New York City is on a literary roll as of late. As one of the most fascinating cities in the world, it has been the subject of countless articles, movies and documentaries, plays and more. Discovering New York City is like pulling back the layers of an onion—the deeper you go, the more richness and flavor you find.

Books about the Big Apple run the gamut, covering every aspect of the city, from easy guides to visual celebrations, historic landmarks to famous residents, intimate portraits to kid adventures and everything in between. Three of the latest books delve into some of the city’s unknown facts, the quiet side and, for residents—how to take it or leave it. So whether you’re a native, a transplant or just a tourist passing through, you’re sure to discover an abundance of heartwarming stories and surprising insights that make up all that is New York.

“I Never Knew That About New York”

It is only natural that a freelance writer who has written quiz questions for TV and collected trivia for over 20 years would come up with the best-selling “I Never Knew That About” book series.

In his latest book, “I Never Knew That About New York,” author Christopher Winn (who dedicates the book, in part, to “New Yorkers through and through”) divides Manhattan into 18 sections, each arranged as a walk—should one desire to embark upon them as such—and delves into each section’s history, development, monuments, character, neighborhood gems, tourist attractions and more that ultimately connect readers to the overall tale of the city as a whole. Another charming aspect is that it is peppered with black-and-white illustrations, which lend themselves to the creation of a very nostalgic, intimate experience of the city.

In the book, you’ll find the expected information, like the fact that the city was named “New Amsterdam” when founded in 1625, and that Grand Central Terminal is the largest railway station in the world. But did you also know that Columbus Circle is the point from which all official distances to and from the city are measured? Or that America’s most popular cookie, the Oreo, was invented in the early 1900s inside the original Chelsea Market, which still stands today? Or that the Cathedral of St. John the Divine is the largest church in the country? This is just a few of what are sure to be many tidbits that will make you say, “I never knew that about New York!”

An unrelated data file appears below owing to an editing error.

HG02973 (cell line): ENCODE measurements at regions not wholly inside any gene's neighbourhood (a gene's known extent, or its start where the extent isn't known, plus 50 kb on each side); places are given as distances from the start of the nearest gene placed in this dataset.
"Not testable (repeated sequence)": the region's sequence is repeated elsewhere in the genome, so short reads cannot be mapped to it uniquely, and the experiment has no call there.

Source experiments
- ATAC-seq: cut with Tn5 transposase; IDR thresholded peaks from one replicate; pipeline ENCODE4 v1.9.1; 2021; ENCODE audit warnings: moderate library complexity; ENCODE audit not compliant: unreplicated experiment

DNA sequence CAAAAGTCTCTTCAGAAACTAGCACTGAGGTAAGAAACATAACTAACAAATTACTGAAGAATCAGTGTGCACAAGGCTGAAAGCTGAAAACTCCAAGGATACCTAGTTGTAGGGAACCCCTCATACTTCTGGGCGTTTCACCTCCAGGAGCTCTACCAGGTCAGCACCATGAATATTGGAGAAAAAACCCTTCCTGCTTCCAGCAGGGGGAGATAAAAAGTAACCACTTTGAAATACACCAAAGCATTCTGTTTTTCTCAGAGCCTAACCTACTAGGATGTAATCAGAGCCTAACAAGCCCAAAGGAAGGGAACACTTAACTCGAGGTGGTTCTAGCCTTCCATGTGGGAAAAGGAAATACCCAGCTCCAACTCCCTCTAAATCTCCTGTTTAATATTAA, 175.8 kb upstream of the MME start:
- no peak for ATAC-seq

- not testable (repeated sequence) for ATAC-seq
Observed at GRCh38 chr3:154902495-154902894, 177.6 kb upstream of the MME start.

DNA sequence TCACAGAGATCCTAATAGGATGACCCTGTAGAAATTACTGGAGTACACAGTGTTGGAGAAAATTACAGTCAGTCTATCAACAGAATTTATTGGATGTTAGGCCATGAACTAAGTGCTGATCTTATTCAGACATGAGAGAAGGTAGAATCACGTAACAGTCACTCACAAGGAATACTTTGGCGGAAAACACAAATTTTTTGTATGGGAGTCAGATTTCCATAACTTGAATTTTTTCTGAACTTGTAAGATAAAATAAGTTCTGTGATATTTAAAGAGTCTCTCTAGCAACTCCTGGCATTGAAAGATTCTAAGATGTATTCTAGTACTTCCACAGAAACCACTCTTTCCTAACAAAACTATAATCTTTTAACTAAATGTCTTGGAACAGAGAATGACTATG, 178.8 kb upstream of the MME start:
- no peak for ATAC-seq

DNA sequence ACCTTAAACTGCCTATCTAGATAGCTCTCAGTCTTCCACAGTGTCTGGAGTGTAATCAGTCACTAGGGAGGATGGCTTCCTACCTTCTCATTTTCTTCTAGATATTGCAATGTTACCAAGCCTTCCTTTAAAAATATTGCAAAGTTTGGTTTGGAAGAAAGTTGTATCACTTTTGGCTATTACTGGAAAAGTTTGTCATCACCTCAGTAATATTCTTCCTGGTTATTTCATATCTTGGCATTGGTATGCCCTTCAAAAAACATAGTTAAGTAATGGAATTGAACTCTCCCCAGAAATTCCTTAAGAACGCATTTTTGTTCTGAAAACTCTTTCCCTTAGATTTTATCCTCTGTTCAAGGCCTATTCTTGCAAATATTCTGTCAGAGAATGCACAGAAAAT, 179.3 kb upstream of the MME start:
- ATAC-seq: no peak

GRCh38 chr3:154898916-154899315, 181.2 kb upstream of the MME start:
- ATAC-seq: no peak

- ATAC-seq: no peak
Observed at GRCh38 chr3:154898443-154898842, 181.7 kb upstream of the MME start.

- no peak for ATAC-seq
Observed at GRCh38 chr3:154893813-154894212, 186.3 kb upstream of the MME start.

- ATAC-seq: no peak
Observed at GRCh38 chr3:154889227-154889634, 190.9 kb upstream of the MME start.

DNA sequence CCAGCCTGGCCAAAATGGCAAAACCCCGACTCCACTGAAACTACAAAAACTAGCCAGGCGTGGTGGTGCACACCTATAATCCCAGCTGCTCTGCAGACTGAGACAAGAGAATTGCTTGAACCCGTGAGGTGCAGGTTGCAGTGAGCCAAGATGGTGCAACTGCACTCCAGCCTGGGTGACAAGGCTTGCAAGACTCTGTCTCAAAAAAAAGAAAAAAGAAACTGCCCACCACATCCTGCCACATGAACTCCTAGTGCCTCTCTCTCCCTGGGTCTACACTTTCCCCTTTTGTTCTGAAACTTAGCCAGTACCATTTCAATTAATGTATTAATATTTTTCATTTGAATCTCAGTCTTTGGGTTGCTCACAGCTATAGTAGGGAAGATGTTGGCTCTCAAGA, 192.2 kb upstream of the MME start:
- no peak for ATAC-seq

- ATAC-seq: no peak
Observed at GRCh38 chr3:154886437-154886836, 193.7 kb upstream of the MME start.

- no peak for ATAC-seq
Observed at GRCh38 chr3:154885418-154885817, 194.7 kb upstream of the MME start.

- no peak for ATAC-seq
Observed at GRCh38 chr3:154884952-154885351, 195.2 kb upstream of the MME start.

“I Never Knew That About New York” is available at

“Quiet New York”

I guess that saying, “Shhh, just listen” might be an apt way to introduce you to the “Quiet” series of books written by Siobhan Wall.

In “Quiet New York,” the author offers a completely different and unexpected take on a place so beloved for its cacophony of assaulting sights, sounds and smells, its brash personas, its estimated 8.3 million residents and 54 million visitors—all of which has earned New York City the moniker “The City That Never Sleeps.”

But then there is a peaceful, quiet side of the city, which Wall, who is also the author of “Quiet Paris,” “Quiet London” and “Quiet Amsterdam,” unveils by spotlighting over 150 hushed places dotted all over all five boroughs: graceful waterfront parks, intimate cafes, creative retail shops, boutique gallery spaces, inviting yoga studios, picturesque libraries, contemplative sanctuaries and others. The book has been described as a must-read to learn “where a weary tourist or a jaded native can breathe deep, relax and enjoy a side of the city that few know exist.”

“Quiet New York” is available at

“If You Can’t Make It Here, Get Out”

OK, so it’s not the warmest welcome one might desire should they decide to embark upon a life in New York City. But the subtitle of the book, whose full title is “If You Can’t Make It Here, Get Out: The Tough Love Guide to New York City Living,” at least lets you know the authors’ intent was to give their readers a reality check.

Written by Janet Potter and G.E. Feldman, the book has earned rave reviews, with it being called flirty, scathing, hilarious, snarky, provocative, way beyond politically incorrect, an instant classic and “the best self-help book ever written,” just to name a few. In this guide, containing information on everything ranging from dating to health, money, hobbies and recreation—and even descriptions of the denizens who live here as “perfect, regular or irregular”—Potter and Feldman reveal all, tiptoe on the border of ridiculous and push every button; however, they do it all in a unique and engaging style that makes the book hard to put down, even if you wholeheartedly disagree with their viewpoints.

As folks who have lived in New York City for most of their adult lives, they say that they have been “unemployed, unloved, undecided, unbowed, unmedicated, unmotivated and unwanted at one time or another, or all at the same time.” They say that every New Yorker, regardless of their station in life, struggles under unpredictable circumstances, “while soldiering on against potholes, noise wars, malignant traffic, bad karma, financial anxiety, emotional uncertainty, and housing and employment insecurity, all the while defending truth, justice, and the Northeast American way.”

“If You Can’t Make It Here, Get Out” is available at

Lysa Allman-Baldwin writes for numerous online and print publications, including as the cultural travel writer for and as a senior travel writer for, an Afrocentric travel website. Lysa can be reached at